diamond geezer

 Saturday, May 07, 2022

Gadabout: CORBY

Corby is a former steel town in former Northamptonshire. If you think of Leicester/Peterborough/Northampton as a big triangle it's roughly in the middle. It has an old bit, a lot of newer bits and several even newer bits. It's nowhere any tourist need visit, indeed the local website Love Corby is more a plea to residents to stay. But that just made me more curious as to what on earth it might be like, so I went and now I know. Let's see if I can get the flavour across. [7 photos]

You'll probably arrive in Corby, assuming you arrive at all, at its fairly-newish station. They had to build it from scratch because Dr Beeching extinguished the previous one and for several decades Corby was known as the largest town in Britain without a rail service. To save money they only restored one platform and initially only sent one train a day, but since 2009 it's received an hourly service from St Pancras. Facilities are not exhilarating but there is the obligatory cafe, plus a crucial taxi rank because the town centre isn't conveniently close and you could be waiting some time for a bus.

Central Corby screams 1950s new town. Architect William Holford lined Corporation Street with a long unbroken parade of shops and added a bell tower with a starry clockface at one end. What's left of the market - mostly vaping, fruit and veg - occupies a few stalls down the middle. It's busy enough but the shopping offer reads like a catalogue of lowbrow UK retail, prioritising Primark, Peacocks, TK Maxx, New Look, Poundland, Iceland, Farmfoods, Superdrug, Home Bargains, B&M, Shoezone, Brighthouse and Wilko. The town centre gets no better than H&M and River Island, at least for now.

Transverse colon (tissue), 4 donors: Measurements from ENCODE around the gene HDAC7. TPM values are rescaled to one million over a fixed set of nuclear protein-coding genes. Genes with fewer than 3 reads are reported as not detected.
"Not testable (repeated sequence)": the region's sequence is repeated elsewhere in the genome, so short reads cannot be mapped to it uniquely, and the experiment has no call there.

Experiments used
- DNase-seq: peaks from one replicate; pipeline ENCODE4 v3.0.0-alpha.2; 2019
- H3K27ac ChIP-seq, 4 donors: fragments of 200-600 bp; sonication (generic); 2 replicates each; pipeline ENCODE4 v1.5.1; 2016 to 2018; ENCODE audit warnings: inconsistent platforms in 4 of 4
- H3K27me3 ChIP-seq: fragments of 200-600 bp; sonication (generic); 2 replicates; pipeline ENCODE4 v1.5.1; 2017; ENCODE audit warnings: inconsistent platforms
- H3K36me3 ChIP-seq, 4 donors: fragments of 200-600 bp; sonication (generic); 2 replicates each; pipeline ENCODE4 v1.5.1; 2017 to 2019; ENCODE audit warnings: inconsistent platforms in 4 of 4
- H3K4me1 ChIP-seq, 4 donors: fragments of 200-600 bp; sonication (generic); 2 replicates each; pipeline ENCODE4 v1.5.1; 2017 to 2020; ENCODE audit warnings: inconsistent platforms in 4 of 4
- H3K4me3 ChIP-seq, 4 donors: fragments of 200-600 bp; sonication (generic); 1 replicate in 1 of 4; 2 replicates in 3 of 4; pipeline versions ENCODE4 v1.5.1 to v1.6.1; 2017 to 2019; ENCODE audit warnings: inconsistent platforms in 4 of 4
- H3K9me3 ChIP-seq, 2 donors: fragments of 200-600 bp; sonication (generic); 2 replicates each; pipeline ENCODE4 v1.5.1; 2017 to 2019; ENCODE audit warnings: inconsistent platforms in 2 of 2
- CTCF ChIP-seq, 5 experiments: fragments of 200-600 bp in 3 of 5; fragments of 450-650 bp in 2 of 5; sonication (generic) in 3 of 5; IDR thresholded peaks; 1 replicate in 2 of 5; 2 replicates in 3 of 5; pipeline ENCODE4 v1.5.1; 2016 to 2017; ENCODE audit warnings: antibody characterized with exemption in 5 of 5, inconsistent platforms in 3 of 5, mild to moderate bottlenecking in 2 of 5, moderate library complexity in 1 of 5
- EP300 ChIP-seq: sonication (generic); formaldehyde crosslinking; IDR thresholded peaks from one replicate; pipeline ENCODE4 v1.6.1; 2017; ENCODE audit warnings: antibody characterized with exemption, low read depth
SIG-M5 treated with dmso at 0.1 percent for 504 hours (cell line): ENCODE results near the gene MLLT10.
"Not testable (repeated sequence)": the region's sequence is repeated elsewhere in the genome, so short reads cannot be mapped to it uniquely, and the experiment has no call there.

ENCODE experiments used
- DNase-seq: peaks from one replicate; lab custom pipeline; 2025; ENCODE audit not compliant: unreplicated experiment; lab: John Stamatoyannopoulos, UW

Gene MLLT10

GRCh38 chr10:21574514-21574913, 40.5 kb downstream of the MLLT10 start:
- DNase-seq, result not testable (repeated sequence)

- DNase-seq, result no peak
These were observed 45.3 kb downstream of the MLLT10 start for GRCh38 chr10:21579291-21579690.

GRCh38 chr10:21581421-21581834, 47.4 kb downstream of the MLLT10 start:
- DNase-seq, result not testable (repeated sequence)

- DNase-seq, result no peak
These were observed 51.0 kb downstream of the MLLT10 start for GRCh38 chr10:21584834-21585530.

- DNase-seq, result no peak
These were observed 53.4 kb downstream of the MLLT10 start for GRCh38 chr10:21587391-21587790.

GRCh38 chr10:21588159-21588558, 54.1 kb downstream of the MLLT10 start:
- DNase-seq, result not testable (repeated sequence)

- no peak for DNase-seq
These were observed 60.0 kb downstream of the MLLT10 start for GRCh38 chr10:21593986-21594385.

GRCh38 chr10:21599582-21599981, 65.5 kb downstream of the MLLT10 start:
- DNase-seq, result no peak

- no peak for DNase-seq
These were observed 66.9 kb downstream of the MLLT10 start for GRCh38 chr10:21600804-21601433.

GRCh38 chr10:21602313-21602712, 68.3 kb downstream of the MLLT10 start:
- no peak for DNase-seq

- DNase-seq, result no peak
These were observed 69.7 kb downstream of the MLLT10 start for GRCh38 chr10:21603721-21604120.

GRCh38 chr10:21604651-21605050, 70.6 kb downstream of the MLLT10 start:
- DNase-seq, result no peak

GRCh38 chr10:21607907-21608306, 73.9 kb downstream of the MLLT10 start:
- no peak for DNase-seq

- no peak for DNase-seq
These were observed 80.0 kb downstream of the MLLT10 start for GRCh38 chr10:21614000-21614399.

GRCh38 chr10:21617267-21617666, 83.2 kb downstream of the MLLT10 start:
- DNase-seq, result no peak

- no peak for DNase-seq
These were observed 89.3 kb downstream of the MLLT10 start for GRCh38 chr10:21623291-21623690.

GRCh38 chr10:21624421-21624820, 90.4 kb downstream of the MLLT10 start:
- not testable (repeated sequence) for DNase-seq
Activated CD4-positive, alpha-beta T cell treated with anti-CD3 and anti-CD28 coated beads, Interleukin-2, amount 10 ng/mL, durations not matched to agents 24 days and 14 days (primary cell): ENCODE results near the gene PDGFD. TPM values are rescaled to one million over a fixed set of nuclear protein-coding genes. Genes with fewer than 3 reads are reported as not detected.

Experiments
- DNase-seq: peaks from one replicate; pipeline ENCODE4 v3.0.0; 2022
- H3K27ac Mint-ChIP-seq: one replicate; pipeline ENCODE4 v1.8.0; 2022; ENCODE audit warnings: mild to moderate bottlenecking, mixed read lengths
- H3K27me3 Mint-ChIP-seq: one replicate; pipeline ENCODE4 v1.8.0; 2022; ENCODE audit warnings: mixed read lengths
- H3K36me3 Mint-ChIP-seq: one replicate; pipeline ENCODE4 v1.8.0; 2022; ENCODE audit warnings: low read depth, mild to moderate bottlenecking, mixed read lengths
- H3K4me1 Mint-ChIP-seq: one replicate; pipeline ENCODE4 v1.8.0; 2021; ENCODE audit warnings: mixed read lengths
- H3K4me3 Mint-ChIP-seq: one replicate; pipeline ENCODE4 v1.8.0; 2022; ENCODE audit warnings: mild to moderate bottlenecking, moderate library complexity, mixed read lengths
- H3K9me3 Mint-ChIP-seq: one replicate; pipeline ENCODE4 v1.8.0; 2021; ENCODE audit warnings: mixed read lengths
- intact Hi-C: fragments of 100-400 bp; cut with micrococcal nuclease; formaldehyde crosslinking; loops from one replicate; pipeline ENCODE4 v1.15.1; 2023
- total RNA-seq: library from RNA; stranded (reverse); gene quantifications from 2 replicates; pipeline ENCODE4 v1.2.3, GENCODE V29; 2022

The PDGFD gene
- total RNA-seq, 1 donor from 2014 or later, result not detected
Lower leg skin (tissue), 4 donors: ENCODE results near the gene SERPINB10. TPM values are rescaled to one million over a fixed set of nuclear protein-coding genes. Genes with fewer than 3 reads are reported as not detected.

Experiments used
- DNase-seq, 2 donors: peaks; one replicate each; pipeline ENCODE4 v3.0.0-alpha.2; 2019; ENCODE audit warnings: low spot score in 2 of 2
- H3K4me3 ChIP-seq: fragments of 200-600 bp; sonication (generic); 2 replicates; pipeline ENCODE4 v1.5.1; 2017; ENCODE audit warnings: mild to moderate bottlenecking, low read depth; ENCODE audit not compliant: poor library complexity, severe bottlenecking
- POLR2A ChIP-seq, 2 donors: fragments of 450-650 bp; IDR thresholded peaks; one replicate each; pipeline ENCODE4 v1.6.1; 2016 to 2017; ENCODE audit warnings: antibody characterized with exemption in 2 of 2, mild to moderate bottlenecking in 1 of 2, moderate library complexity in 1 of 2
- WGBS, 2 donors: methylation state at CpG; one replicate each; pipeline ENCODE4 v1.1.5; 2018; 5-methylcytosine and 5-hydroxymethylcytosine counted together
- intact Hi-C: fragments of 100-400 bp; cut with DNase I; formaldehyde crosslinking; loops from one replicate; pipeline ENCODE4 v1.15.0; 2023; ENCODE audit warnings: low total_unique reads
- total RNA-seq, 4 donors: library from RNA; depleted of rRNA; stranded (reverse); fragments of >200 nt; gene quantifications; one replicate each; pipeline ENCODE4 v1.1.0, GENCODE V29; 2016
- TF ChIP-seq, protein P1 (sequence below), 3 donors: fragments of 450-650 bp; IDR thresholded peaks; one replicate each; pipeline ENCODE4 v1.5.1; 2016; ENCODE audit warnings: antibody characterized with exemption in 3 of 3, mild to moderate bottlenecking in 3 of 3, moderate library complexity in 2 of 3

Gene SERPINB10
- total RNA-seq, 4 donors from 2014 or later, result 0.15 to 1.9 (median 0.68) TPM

As the town grew they bolted-on extra courts, squares and parallel parades, which in 2022 looks economically unwise. Willow Place was built with good intentions but is now a wind-whipped void followed by everyone traipsing from the car park. Particularly baffling was the decision to stick key facilities upstairs including the town's former library, now an uninviting arts centre facing a crumbling concrete courtyard. At least you can still get to it. The staircase up to the balcony where they hid the public toilets has been condemned, so these can only be accessed via a journey in a stinky lift.

Public buildings got a lot more futuristic in the late 2000s with the erection of an Olympic-sized swimming pool and the Corby Cube. Let's spend £35m on building a new HQ, councillors said, and incorporate a register office, a public library and two theatres for good measure. Unfortunately the cube ended up £12m over budget, and leaked, and had inappropriate fire safety measures in office areas, and repairs took six years to complete. Revenge was finally wrought when Corby Borough Council was abolished in 2021 (due to financial anomalies at county level), and the Corby Cube is now the administrative HQ of North Northamptonshire.

About a mile away, on the other side of the railway, is Corby Old Village. Every new town has a prior settlement at its heart, even Milton Keynes, and Corby is no exception. Here we find the original high street lined by mellow sandstone cottages, but not very many of them, and a shopping offer based mostly on bodycare and pampering. Here too is the Corby Heritage Centre, the closest the town comes to a museum, should it ever open which, given conflicting evidence, maybe it no longer does. A much more exciting heritage prospect is the once-in-a-generation village get-together that just happens to be happening next month - the Corby Pole Fair. [historical video]